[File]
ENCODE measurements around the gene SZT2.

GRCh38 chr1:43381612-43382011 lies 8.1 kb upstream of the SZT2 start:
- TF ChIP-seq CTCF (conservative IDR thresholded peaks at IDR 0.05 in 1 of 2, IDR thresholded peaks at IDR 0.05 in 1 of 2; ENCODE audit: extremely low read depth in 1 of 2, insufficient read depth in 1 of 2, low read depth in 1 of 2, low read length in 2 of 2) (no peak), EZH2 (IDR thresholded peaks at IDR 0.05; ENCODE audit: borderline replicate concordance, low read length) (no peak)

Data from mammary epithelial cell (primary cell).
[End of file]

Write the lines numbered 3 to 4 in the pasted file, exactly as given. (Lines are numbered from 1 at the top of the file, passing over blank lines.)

- TF ChIP-seq CTCF (conservative IDR thresholded peaks at IDR 0.05 in 1 of 2, IDR thresholded peaks at IDR 0.05 in 1 of 2; ENCODE audit: extremely low read depth in 1 of 2, insufficient read depth in 1 of 2, low read depth in 1 of 2, low read length in 2 of 2) (no peak), EZH2 (IDR thresholded peaks at IDR 0.05; ENCODE audit: borderline replicate concordance, low read length) (no peak)

Data from mammary epithelial cell (primary cell).